Virgin Australia’s radical move to permanently slash business class fares by up to 60 per cent is the latest move in the ongoing battle to control the lucrative market that has cost airlines hundreds of millions of dollars over the last 10 years.
After the demise of Ansett in 2001, Qantas enjoyed a monopoly on business class for almost 10 years until John Borghetti, passed over for the top job at Qantas, emerged as the chief executive of Virgin Blue in 2009.
Within months of his arrival, he announced a reinvention of the airline, unveiling Virgin Australia, complete with a new business class offering.
Mr Borghetti, who loved Italian suits and fast cars, brought his love of luxury to not only the front end but the whole aircraft.
He even had supermodel Elle McPherson (below) launch the new uniforms.
The first shot in the business class war sent Qantas into a spin with Mr Borghetti introducing twin-aisle 300-seat A330s with a far more spacious business class configuration of six, across seating in pairs, and more legroom.
At the time Qantas was offering a business class on its A330s which was virtually identical to the premium economy on its 787s today with a 2-3-2 layout.
Qantas immediately ditched that unpopular middle seat to retain its customers, who had complained about the tight business class configuration.
But the battle was only just beginning, and Mr Borghetti fired his second shot by launching a business class price war.
Suddenly business passengers were getting a lot more space for a lot less pain in their wallets.
Mr Borghetti told AirlineRatings.com at the time that for 10 years, whilst economy fares and promotional fares had dropped significantly by almost 50 per cent because of competition at the low end, there had been no competition at the top end since Ansett stopped flying.
The best discount airfare index plummeted from 113.5 in August 2001, the month before Ansett’s collapse, to 53.6 in May 2010.
Qantas saw yields collapse, and its profits decline, before completely disappearing.
The business class fare index flatlined for almost 10 years and sat around 97. In January 2011 it crashed to 77.2 and continued to decline through 2012 to 62.9.
By 2014 the two airlines posted a combined loss of over $3 billion, although a large part of Qantas’s $2.8b loss was a write-down of its A380 fleet.
But there was a drastic slide in Qantas’s domestic profits from $365 million in fiscal 2013, to a paltry $30m in fiscal 2014, while Virgin’s domestic loss was $59.2m.
Despite the losses, the war was far from over, and at a gala event in 2014, Singapore Virgin unveiled flatbed suites (above).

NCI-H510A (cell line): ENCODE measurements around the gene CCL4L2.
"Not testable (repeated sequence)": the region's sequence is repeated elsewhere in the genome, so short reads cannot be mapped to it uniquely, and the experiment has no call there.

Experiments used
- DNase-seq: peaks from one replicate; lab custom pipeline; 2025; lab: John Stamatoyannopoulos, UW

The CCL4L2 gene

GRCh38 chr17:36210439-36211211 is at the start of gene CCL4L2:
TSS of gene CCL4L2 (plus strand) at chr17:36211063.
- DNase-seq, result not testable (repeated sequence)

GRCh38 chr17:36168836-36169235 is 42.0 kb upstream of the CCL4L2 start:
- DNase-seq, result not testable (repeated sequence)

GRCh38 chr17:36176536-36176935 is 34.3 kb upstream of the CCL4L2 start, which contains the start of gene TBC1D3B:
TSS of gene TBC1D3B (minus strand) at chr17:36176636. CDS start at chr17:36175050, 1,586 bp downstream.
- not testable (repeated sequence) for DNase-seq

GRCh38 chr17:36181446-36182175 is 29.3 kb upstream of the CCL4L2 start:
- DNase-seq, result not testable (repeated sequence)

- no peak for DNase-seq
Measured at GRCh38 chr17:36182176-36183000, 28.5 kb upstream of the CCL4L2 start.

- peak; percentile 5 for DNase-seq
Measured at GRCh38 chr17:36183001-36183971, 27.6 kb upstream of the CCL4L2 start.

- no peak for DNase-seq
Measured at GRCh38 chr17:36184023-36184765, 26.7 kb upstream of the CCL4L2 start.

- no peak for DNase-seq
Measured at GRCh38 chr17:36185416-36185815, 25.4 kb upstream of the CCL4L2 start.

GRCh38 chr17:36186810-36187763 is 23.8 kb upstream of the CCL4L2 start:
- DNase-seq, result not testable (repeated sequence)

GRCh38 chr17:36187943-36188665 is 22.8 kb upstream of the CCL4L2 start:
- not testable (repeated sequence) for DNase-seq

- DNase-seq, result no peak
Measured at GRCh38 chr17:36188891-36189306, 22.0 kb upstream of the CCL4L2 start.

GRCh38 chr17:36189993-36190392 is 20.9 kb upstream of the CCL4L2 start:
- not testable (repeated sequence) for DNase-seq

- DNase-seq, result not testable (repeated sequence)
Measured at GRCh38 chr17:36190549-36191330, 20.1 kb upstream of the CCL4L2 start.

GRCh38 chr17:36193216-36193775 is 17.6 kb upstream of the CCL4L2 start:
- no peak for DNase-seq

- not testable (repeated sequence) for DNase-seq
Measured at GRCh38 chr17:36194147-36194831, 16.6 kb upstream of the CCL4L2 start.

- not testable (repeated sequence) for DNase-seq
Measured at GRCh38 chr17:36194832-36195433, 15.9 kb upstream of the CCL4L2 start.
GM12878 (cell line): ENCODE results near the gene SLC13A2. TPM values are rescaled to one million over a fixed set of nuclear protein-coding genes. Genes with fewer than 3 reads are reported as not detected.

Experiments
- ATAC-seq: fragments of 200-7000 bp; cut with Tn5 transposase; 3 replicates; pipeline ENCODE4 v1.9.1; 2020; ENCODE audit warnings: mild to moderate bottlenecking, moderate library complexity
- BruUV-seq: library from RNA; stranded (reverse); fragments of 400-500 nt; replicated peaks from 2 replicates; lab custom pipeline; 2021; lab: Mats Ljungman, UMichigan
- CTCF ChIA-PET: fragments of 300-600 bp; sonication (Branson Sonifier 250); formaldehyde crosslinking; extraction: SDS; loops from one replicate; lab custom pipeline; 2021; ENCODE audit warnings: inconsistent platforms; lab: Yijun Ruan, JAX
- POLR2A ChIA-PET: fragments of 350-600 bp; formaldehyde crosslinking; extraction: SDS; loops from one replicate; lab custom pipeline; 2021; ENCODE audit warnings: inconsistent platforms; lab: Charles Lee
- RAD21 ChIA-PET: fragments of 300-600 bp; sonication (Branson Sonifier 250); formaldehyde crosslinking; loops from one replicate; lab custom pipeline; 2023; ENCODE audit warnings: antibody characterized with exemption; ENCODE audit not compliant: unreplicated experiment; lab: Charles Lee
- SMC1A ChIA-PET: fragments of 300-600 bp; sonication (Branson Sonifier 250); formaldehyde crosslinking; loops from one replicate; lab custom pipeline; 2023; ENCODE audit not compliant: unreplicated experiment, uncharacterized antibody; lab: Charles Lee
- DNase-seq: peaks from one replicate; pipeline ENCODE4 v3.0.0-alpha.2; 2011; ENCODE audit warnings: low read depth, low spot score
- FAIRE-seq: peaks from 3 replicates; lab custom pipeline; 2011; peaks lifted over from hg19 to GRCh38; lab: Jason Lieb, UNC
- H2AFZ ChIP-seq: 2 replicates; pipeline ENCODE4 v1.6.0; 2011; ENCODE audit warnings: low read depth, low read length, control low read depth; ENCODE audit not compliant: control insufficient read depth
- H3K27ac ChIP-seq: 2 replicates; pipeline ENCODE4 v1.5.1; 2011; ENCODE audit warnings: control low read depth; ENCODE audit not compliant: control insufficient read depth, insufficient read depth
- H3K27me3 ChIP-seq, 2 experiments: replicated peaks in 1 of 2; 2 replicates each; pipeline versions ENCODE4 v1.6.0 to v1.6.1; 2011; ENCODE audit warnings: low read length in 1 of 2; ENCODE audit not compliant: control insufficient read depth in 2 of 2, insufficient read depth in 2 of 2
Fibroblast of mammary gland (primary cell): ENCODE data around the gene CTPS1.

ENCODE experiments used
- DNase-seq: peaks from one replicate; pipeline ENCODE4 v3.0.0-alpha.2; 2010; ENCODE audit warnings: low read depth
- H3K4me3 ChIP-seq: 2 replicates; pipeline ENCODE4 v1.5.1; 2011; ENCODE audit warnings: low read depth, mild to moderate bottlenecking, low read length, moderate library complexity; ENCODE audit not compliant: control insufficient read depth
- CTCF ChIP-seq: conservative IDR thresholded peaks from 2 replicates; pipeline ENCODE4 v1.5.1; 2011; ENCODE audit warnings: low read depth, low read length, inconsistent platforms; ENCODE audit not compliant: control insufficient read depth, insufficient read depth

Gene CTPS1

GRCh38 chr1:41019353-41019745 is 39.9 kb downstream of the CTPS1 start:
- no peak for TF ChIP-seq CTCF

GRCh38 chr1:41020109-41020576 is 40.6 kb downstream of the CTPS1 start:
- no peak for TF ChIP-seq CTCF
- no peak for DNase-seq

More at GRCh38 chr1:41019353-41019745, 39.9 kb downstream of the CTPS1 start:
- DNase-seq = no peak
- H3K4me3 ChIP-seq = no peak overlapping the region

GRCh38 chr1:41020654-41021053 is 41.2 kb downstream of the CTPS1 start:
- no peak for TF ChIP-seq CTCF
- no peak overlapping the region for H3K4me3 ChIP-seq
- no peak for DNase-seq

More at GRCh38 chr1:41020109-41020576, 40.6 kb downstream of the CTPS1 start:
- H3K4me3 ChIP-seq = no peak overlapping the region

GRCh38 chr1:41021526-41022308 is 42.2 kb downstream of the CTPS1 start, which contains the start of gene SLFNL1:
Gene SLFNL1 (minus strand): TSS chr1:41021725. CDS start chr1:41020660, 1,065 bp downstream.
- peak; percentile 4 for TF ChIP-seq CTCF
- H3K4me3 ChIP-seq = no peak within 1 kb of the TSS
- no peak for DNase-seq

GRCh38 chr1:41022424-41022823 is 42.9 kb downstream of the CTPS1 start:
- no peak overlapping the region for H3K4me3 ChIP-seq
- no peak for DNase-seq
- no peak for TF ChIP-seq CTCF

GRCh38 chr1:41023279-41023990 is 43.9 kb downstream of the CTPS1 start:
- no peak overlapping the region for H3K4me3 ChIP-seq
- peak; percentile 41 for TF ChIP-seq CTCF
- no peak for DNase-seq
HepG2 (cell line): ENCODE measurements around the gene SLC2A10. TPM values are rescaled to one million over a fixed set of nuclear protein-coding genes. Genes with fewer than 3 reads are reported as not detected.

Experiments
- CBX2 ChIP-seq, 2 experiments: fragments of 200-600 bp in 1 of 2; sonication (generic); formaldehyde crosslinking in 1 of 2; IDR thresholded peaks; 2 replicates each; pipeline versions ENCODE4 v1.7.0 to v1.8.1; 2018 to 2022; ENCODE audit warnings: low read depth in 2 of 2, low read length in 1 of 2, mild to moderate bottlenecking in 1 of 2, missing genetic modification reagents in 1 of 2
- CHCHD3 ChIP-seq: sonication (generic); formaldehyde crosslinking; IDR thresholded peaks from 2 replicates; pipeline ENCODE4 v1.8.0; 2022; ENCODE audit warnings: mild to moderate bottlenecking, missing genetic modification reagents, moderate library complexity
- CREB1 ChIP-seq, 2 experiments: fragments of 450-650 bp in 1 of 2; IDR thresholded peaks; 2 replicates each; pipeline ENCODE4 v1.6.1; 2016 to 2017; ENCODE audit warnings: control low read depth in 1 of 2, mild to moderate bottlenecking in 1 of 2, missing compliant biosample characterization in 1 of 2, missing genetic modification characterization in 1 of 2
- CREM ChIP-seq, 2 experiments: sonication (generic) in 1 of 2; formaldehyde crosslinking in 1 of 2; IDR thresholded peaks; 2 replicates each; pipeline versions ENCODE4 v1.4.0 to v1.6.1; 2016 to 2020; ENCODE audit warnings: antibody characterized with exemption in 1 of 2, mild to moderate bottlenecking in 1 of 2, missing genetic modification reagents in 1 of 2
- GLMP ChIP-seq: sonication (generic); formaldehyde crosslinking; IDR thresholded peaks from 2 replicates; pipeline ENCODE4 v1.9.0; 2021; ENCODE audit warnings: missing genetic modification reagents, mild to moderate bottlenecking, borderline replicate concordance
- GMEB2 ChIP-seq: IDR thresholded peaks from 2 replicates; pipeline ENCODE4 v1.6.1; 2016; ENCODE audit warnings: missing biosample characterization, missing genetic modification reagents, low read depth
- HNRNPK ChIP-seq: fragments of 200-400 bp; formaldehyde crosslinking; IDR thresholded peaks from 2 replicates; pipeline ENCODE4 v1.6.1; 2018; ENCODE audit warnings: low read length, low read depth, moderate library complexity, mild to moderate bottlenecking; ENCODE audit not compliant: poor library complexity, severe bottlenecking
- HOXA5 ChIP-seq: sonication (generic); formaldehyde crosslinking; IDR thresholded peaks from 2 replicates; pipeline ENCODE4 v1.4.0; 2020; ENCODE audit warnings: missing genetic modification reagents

The re-configured A330s were introduced in August 2015 and that coincided with the opening of the new Virgin Australia terminal at Perth Airport.
Qantas responded to the competition and rolled out its first A330 with flatbed suites (below) that year.
The airfare index slowly started to recover from its low to reflect the enhanced offering. But then the decline in the resources sector, as the iron ore price hit $US37.35 a tonne, hit demand.
Despite offering the world’s best domestic airline service, Virgin Australia failed to lure enough of the top end of town onto its flatbeds.
Mr Borghetti could not budge corporates who were wedded to Qantas’s frequent flyer program and its international network that was expanding at the time with new 787s that included the Perth to London nonstop.
Virgin Australia took the decision in 2017 to remove some A330s off the transcontinental route and deploy them to what went on to become a list of Asia destinations, starting with Hong Kong.
The airline simply did not have scale and had a fragmented fleet and dysfunctional shareholders.
A reset was needed and Mr Borghetti announced his retirement in 2018. Paul Scurrah took over in March 2019.
Mr Scurrah was well into a restructure, stripping away the business class glitz, when COVID-19 hit and the airline sank into receivership.
The A330s and 777s with their flatbed suites disappeared and a leaner Virgin Australia emerged with a new mantra of “value proposition”. The airline on Thursday continued that mantra with the announcement it was resetting pricing for a more conventional domestic business class, similar to that in the US.
The pricing also matches that of REX, which has transcontinental aspirations with a similar product in its 737s.
Virgin Australia Group chief executive Jayne Hrdlicka said on Thursday the airline’s plan to create a more affordable and accessible business class offering had come to fruition.
“Our business class airfare pricing is another example of how we have reset our cost base and then invested in creating premium travel experiences at very affordable and competitive prices,” Ms Hrdlicka said.
While Qantas will continue to lay claim to the superior offering with its wide-body A330, pressure will force the airline to make some pricing concessions to corporate accounts.
The new price war will likely force the airline to consider only A330 operations for transcontinental flights to Perth to avoid its business passengers paying top dollar for a 737 business experience.